Mobile Zoo Slapped With Proposed $2K Penalty for Dangerous Direct Contact With Chimpanzees

PETA Complaint Prompts Action as Decrepit Roadside Zoo Faces Lawsuits Over Alleged Mistreatment of Animals

For Immediate Release:
February 4, 2016

Contact:
David Prele 202-483-7382

Wilmer, Ala. – Following a PETA complaint, the U.S. Occupational Safety and Health Administration (OSHA) has cited The Mobile Zoo for a “serious” worker-safety violation for allowing employees to come into direct contact with a 27-year-old chimpanzee named Joe, as shown in Facebook videos in which he touches, handles, and places his mouth near an employee’s hands and face. As OSHA notes in its January 27 citation, chimpanzees are capable of causing significant physical harm to humans, including “amputation hazards.” In addition to a proposed $2,000 fine, The Mobile Zoo must abate the hazard by February 23.

“A highly social chimpanzee who has spent years in solitary confinement could lash out in his frustration and misery,” says PETA Foundation Deputy Director of Captive Animal Law Enforcement Brittany Peet. “Human interaction is not an appropriate substitute for living among other chimpanzees, and now that Mobile Zoo employees are forbidden from dangerous direct contact with this chimpanzee, it’s time for him to be released to the sanctuary home that PETA has secured for him.”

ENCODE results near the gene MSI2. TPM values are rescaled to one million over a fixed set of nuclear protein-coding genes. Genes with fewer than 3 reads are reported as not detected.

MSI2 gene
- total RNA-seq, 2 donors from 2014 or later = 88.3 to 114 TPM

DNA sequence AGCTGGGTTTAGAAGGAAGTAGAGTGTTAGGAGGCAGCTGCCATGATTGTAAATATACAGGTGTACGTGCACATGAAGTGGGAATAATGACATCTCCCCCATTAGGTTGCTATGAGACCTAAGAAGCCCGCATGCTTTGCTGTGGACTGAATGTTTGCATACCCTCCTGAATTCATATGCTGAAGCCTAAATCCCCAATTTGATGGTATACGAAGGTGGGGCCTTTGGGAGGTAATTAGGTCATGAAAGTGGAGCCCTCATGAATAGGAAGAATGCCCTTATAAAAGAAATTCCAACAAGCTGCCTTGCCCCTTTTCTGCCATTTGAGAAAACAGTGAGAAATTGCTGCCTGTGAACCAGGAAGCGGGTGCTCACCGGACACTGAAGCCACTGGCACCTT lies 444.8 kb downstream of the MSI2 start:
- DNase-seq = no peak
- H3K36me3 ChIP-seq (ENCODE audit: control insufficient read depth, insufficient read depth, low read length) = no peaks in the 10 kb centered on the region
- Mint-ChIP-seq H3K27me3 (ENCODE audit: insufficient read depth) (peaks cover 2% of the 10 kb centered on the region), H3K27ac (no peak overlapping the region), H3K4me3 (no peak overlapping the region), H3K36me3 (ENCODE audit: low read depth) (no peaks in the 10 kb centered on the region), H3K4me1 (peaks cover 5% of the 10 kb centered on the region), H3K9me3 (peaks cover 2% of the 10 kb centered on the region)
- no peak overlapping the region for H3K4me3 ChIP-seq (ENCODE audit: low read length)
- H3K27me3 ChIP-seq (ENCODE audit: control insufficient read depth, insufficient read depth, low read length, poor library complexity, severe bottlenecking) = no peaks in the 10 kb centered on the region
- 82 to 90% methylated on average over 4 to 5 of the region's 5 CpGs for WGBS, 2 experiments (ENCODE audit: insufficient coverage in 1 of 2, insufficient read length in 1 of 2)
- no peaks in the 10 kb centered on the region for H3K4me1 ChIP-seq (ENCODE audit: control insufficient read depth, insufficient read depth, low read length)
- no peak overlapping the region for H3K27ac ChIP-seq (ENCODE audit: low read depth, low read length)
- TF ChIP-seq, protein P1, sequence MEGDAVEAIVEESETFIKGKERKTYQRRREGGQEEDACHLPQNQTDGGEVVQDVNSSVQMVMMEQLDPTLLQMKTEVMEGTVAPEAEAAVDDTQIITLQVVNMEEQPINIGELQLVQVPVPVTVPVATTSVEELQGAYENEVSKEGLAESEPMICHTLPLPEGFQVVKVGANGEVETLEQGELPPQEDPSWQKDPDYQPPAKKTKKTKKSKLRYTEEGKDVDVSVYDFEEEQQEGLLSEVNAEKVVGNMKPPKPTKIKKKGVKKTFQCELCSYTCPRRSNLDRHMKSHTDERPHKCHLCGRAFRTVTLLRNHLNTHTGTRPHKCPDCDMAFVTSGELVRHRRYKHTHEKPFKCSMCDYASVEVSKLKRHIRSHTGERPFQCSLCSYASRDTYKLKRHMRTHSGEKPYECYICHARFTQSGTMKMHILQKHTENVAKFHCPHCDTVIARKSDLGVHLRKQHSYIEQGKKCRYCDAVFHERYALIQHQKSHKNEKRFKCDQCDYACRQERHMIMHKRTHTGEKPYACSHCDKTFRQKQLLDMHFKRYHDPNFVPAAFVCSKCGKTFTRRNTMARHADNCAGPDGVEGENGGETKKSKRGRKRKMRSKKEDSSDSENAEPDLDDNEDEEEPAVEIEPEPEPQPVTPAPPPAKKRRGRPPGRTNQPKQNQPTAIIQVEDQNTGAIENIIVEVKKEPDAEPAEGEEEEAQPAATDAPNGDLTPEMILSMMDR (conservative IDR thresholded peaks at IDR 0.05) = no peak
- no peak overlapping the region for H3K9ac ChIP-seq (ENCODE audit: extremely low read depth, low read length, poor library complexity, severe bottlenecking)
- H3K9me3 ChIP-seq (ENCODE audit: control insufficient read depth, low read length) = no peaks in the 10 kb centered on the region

The Mobile Zoo is currently facing a lawsuit from PETA—whose motto reads, in part, that “animals are not ours to use for entertainment”—in behalf of Joe, who is kept in a barren cell and under conditions that PETA alleges violate the Endangered Species Act. PETA has arranged for Joe’s placement at an accredited sanctuary, where he would have the opportunity to interact with other chimpanzees.

The U.S. Department of Agriculture has also filed a lawsuit against The Mobile Zoo for its numerous alleged violations of the federal Animal Welfare Act. The facility has been repeatedly cited for failing to address Joe’s social and psychological needs, and it has also allowed gawking visitors to throw peanuts at him, causing him to lash out aggressively in response.

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“Almost all of us grew up eating meat, wearing leather, and going to circuses and zoos. We never considered the impact of these actions on the animals involved. For whatever reason, you are now asking the question: Why should animals have rights?” READ MORE

— Ingrid E. Newkirk, PETA President and co-author of Animalkind